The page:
Cubs' Joe Maddon intrigued by robot umpires to call balls, strikes

CHICAGO -- Cubs manager Joe Maddon says he's "vacillating" on the idea of using "robot" umpires to call balls and strikes after a week in which he thought a couple of strike zones were too tight for his pitchers.

"Once again the umpire had a ball [tight] zone," Maddon said after a 3-2 loss to the New York Yankees on Friday. "That's twice this week we've been victimized by really tight strike zones."

Maddon is intrigued by using technology behind the plate but isn't close to being convinced either way.

"I'm really vacillating on this right now," he said before Saturday's game. "A lot of what's occurring right now, maybe some umpires are umpiring to get a good score just based on how they are being evaluated; whereas, there's a group umpiring the good old-fashioned way, so there's still some inconsistencies with that. I don't know the answer. I'm trying to figure out the answers myself."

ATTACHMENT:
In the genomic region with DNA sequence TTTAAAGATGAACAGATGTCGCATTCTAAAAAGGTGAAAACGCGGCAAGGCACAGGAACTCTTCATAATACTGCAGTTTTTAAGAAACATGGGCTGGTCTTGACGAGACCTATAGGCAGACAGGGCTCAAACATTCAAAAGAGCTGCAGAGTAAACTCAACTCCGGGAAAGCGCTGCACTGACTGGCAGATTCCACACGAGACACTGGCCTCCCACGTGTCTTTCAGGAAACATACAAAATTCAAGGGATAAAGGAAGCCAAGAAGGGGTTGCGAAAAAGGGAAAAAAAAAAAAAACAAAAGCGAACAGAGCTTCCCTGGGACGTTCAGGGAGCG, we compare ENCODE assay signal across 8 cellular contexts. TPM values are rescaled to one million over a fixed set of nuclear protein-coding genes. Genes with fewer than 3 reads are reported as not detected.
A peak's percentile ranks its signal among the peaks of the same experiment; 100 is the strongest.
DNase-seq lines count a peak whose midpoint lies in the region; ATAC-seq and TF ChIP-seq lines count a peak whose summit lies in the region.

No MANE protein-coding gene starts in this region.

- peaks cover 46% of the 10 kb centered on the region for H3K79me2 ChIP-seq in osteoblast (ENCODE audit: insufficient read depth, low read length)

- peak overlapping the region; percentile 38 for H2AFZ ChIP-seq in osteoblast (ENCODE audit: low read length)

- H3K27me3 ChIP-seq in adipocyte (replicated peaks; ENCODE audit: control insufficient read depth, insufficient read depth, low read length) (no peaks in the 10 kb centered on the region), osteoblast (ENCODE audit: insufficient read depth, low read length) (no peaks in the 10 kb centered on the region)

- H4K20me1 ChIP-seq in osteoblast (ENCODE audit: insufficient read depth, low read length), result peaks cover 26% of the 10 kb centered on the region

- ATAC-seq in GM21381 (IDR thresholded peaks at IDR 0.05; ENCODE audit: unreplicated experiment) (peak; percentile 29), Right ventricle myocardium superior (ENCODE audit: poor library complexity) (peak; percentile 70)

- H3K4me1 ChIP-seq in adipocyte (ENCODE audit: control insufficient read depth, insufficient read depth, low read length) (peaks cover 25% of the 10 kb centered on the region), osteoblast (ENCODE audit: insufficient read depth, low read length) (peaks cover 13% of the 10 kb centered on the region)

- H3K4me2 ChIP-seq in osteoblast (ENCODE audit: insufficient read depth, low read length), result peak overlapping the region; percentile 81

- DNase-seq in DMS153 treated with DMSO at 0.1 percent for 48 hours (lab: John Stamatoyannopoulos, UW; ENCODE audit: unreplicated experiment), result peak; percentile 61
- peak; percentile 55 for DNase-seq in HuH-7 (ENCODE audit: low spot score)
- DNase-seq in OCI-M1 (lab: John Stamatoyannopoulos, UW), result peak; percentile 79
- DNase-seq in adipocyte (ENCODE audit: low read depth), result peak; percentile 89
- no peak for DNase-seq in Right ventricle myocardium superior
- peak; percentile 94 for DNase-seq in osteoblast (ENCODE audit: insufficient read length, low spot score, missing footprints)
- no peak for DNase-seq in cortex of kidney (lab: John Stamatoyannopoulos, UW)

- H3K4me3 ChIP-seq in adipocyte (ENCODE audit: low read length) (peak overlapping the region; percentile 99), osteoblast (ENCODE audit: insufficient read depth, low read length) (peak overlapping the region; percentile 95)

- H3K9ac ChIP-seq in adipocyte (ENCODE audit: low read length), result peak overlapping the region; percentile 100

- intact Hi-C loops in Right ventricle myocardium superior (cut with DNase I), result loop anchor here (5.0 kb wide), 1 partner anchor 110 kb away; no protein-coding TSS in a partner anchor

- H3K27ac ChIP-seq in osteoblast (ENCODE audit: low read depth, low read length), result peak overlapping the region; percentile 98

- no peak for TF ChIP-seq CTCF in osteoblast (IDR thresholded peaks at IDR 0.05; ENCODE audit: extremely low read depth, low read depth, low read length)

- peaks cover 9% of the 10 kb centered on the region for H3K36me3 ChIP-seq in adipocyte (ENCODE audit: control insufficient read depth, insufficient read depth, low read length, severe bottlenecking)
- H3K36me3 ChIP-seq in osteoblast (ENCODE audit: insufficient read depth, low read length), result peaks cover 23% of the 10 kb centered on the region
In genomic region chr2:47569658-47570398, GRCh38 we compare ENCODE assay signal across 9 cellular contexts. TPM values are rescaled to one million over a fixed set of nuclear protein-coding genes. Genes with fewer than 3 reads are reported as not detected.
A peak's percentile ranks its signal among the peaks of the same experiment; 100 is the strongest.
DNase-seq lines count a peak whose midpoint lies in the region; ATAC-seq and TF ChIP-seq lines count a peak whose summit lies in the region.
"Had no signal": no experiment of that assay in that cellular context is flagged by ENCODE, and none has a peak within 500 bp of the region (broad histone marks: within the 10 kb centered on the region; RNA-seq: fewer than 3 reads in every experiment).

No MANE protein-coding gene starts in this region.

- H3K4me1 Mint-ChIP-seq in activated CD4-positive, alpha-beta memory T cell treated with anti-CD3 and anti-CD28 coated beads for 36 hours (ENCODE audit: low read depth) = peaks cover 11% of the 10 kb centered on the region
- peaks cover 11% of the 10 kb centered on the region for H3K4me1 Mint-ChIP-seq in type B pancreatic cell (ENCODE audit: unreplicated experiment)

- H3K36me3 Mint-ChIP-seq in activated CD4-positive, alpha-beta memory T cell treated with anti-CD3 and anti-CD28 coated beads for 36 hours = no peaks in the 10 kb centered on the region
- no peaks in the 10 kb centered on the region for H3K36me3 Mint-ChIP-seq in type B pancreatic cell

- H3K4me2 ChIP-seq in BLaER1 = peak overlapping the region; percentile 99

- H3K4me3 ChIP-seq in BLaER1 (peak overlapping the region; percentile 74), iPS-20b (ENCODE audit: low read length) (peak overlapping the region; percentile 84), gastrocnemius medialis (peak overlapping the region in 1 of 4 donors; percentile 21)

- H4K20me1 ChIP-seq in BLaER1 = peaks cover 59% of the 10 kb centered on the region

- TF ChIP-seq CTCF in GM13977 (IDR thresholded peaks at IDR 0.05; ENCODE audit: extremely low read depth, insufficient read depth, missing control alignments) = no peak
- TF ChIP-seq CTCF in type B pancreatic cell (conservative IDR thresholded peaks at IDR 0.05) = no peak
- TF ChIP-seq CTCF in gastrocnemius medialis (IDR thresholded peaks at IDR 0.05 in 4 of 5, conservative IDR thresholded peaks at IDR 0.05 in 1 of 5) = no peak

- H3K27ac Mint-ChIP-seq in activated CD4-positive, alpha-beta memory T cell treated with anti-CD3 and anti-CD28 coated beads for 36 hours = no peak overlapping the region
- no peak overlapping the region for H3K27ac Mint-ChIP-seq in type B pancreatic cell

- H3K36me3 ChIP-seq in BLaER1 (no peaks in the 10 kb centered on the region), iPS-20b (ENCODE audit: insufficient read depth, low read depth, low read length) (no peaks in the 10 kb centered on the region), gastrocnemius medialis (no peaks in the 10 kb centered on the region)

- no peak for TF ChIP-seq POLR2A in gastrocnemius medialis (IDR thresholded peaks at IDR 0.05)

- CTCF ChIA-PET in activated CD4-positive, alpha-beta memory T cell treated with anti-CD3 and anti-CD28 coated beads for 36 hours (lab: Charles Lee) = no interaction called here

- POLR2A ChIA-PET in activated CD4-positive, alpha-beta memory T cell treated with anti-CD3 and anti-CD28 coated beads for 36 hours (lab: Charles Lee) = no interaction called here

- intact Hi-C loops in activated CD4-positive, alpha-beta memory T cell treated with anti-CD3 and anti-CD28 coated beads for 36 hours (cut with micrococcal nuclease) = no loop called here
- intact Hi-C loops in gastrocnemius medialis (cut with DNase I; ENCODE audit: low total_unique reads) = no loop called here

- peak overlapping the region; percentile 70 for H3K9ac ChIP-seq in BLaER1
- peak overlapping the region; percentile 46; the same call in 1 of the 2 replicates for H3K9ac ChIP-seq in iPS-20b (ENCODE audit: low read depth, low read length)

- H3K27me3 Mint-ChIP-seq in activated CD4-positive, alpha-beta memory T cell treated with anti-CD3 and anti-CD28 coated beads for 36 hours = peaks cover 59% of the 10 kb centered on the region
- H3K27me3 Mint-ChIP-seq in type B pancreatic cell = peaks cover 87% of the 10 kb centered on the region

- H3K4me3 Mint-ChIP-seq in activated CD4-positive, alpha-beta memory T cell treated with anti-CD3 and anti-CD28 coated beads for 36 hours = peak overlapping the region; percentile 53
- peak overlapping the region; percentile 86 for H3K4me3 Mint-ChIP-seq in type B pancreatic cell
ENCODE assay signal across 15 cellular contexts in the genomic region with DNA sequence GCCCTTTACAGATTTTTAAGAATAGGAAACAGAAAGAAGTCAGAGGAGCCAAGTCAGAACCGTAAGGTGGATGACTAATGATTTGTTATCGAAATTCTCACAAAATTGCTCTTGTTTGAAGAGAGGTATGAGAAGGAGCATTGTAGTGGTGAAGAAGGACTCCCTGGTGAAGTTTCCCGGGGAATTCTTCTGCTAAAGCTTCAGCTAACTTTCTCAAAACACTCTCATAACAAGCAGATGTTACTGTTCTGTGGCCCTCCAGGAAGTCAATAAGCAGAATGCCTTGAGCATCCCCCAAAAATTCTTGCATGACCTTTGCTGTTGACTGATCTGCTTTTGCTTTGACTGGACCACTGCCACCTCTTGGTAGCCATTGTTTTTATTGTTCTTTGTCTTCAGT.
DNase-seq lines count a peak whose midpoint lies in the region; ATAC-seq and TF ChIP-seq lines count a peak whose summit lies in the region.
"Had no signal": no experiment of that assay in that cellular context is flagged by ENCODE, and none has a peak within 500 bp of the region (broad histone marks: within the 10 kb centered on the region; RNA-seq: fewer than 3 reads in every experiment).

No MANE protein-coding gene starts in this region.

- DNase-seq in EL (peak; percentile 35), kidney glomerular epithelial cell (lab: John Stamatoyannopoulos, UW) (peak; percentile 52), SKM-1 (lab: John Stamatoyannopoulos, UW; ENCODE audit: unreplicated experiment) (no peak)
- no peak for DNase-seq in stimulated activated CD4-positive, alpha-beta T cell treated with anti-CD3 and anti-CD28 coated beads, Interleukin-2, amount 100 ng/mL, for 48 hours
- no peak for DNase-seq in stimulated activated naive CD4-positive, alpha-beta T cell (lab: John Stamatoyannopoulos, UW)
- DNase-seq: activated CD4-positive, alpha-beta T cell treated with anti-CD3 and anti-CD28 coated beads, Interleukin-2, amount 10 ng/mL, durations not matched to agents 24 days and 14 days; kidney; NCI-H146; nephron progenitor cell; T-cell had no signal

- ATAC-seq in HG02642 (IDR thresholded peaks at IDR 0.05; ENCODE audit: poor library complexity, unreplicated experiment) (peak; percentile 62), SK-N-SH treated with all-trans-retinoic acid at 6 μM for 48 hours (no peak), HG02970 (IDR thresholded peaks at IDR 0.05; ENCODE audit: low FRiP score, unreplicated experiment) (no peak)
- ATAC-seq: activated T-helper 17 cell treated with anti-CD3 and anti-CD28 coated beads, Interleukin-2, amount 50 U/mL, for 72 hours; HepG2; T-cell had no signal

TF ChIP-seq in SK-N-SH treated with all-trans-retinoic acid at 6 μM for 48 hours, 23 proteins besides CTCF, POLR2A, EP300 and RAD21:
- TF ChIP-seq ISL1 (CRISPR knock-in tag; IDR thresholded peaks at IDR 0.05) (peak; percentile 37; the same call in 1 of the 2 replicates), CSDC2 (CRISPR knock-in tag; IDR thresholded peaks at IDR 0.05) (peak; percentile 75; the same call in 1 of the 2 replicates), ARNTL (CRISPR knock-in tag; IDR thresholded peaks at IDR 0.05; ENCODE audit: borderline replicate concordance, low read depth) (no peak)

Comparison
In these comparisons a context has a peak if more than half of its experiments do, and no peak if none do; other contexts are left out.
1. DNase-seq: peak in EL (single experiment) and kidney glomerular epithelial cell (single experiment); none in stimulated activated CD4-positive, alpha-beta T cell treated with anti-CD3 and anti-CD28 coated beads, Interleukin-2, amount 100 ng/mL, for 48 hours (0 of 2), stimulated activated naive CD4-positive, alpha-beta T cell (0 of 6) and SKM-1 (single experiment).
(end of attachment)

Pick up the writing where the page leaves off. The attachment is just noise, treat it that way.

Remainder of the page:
The Cubs have often indicated they might be at more of a disadvantage when it comes to inconsistent strike zones due to their discerning eye at the plate, as they led all of baseball in walks last season.

"The ball and strike component, I'm fascinated by it," Maddon continued. "I am, because normally I'm pretty good regarding what I think. I'm going back and forth on this one. I don't know."

Maddon was convinced quickly that replay on the base paths was the right decision, so now he's turned his attention to what the umpires are doing behind the plate.

"I love what's going on, on the bases," he said. "I admit that. In spring training when it wasn't there, you really found out how much you liked it being there.

"This [balls and strikes] is a tough one. You could [go] on and on, around and around. I think we nailed it on the bases, but actually calling balls and strikes, I can't really come up with a solid conclusion even for myself."

Maddon admits there could be a "careful what you wish for" effect if robots began calling balls and strikes, as no one can say right now what the "unintended consequences" would be -- but the veteran manager is open to exploring the notion.

"From a hitter's and pitcher's perspective, all you want to know, what a strike is, consistently," Maddon said. "At the end of the day I'd like to know more about this electronic thing as we move forward."